Students create menu directory

Following a recent trend of student-run online businesses, three sophomores started menu directory DCMenus.com last semester.

Dubbed “the complete students’ guide to D.C. restaurants and bars,” the Web site lists menus of local takeout and delivery restaurants, as well as information about area clubs and bars. Thirty to 35 eateries are registered, broken up by distance from three area universities and type of food.

DCMenus.com includes area-specific sections for students at American and Georgetown universities and GW. Area restaurants listed include Charlie Chiang’s, Sushi to Go, The Little Caf?/Bistro Med and Pizza Movers and Calzones, among others. There are American, deli, Indian, Italian and Tex/Mex restaurants, plus 23 other types of venues.

Students Colin Beaver, Heidi Mayer and Rajiv Patnam came up with the idea last year when they could not find a menu at 2 a.m. and wanted to order in food. Patnam said the trio circled their residence hall but could not find any students with decent menus.

“As a student, you just can’t find paper menus,” said Beaver, who designed the Web site and is in charge of technology-related issues. “So we thought, ‘what if we put (menus) on the Web so that anyone could access it from the three universities?'”

Two juniors started VarsityText.com, a book-swap business, and three students began CollegeSnacks.com, a food delivery system, earlier this semester. CollegeSnacks.com operates out of a townhouse located next to 7-Eleven on New Hampshire Avenue, but DCMenus.com runs out of the creators’ residence hall rooms, with a mailing address at one of their homes in New Jersey.

The site also hosts a section for “midnight munchies” and an option to choose inexpensive, moderate or expensive restaurants.

Restaurants on the Web site pay for monthly contracts. It costs $25 per month for the basic package, which includes the restaurant’s menu and phone number.

Beaver said the company has made $3,000 so far, but the entrepreneurs haven’t used any of the money for personal reasons yet.

“Our estimated grosses are very good for a startup,” said Patnam, the Web site administrator. “But we were never in this for the money; in fact, none of us have made a dime.”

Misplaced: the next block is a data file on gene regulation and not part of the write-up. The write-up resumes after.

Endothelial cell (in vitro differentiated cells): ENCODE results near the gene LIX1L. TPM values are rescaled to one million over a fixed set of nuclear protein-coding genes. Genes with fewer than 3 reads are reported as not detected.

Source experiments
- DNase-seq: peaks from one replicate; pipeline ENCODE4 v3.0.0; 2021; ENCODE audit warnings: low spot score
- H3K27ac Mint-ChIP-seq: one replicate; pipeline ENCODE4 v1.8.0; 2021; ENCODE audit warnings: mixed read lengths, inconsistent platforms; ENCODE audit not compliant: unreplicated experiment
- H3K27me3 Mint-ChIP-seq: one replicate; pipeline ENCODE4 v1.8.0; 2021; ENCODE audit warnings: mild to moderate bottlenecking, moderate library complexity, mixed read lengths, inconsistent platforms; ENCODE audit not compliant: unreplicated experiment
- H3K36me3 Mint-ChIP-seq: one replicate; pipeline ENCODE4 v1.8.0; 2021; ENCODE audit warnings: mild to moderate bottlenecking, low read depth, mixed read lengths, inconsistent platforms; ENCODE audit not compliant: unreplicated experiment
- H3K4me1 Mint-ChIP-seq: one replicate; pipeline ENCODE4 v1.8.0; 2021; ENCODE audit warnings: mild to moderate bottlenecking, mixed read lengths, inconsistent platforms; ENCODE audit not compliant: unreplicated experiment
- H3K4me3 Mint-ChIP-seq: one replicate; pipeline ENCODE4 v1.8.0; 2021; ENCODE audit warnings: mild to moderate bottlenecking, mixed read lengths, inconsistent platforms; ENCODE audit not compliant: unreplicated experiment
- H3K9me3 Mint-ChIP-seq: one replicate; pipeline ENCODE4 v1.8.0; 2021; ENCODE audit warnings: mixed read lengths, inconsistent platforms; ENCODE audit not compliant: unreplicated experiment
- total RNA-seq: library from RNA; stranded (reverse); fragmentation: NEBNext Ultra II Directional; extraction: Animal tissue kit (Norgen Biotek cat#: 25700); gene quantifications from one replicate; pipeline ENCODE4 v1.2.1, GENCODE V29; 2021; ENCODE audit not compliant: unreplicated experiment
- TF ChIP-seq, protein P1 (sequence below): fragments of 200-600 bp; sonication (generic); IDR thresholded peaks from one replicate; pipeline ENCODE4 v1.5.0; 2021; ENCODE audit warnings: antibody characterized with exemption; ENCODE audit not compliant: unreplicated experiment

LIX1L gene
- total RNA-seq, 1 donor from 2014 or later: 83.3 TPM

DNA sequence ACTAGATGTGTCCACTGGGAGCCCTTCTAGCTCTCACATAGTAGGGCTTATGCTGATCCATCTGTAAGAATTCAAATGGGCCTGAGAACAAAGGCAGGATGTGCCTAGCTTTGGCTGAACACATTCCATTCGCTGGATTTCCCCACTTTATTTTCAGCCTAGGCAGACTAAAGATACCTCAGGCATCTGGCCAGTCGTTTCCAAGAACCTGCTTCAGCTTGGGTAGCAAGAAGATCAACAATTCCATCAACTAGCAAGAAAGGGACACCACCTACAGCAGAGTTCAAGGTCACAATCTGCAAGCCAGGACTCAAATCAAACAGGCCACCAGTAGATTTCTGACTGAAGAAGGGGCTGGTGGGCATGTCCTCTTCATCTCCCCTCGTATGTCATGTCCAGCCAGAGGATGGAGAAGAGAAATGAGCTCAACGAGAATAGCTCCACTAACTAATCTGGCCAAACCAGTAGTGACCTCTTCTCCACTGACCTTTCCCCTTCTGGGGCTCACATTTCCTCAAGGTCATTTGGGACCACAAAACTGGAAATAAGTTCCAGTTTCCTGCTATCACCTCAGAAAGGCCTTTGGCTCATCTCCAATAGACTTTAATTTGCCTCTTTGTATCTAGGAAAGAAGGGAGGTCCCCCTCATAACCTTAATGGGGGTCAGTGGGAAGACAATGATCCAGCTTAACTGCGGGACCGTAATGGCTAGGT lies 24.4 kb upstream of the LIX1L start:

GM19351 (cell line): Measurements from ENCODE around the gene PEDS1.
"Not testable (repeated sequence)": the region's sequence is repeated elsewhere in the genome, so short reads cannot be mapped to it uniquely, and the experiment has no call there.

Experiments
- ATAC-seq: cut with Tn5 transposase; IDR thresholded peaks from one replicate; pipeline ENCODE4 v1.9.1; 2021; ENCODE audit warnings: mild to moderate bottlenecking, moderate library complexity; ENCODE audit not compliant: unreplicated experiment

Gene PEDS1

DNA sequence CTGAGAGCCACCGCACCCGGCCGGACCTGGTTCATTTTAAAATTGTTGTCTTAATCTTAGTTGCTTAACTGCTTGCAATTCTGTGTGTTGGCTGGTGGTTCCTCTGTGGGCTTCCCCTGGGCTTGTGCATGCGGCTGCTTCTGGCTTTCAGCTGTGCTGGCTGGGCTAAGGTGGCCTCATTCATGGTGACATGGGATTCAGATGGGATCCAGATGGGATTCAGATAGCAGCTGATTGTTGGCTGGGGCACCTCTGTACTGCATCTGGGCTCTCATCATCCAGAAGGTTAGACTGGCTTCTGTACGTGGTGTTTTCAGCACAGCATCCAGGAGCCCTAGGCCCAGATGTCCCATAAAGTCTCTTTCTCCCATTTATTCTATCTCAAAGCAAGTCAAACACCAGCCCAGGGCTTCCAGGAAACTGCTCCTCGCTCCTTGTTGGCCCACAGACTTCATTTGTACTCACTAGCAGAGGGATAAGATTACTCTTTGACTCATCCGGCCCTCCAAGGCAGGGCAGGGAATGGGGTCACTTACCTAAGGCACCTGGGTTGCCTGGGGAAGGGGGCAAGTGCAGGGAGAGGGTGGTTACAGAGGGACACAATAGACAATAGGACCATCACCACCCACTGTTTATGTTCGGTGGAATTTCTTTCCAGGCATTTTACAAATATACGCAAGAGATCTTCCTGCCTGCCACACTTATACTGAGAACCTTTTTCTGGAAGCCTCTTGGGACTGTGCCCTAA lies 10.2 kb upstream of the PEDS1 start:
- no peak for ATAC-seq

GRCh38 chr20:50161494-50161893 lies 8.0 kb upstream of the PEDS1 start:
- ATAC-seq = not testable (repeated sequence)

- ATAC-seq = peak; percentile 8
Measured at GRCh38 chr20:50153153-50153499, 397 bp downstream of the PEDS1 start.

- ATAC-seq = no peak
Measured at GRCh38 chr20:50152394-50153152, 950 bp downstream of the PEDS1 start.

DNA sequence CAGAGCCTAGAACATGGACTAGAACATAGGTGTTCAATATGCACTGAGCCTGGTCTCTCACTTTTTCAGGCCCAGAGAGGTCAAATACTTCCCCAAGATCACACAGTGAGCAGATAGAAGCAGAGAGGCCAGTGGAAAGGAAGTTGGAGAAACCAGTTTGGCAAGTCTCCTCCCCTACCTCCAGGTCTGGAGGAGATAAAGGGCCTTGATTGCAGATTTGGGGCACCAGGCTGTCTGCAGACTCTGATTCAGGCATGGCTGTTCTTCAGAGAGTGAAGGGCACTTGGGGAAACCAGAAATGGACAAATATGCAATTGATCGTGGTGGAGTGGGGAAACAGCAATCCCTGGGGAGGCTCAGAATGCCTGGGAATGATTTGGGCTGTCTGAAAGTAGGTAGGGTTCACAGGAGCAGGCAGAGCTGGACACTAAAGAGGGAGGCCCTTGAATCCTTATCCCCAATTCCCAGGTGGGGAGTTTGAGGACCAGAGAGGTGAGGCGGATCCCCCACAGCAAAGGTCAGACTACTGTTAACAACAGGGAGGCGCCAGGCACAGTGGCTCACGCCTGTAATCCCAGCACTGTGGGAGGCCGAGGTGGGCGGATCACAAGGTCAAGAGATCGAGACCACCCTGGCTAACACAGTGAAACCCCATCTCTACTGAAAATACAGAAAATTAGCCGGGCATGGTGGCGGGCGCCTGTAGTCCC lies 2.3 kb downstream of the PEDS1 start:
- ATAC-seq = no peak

The students spend profits on paying their two sales representatives, rent for Web space, advertising materials, printer paper and other supplies.

Restaurant workers said the site has brought them advertising at a relatively cheap price.

The Big Hunt, a restaurant and bar that joined DCMenus.com three months ago, serves Mexican and American food. A Big Hunt manager, who declined to give his name, said he hasn’t seen an increase in business yet but thinks the investment was worth the $25 per month.

“It was easy and the price was right,” he said. “I’m considering a coupon to put with the menu.”

Some students said they like the site’s convenience and are happy with recently expanded options.

“I only found out about (the Web site) recently,” sophomore Phil Thomas said, “but it can be pretty useful when you don’t have a paper menu available.”

Although none of the business creators is in the School of Business and Public Management, each learned about running a business quickly. Patnam said he works about 15 hours a week and Beaver said they all work “pretty much every day.”

“A startup company requires a lot of work,” said Beaver, a visual communications major. “Especially a small business takes even more commitment.” He said his work mostly consists of updating the Web site.

Beaver said future plans include “expanding our clientele” – Catholic University is the business’ “next shot.” He said students may continue working with the business after they graduate, but plans aren’t set in stone.

The students said they look to other campus companies positively and hope the trend encourages other students to begin businesses.

“Take the initiative and cooperate,” Mayer said. “You have to be determined.”

-Julie Gordon contributed to this report.

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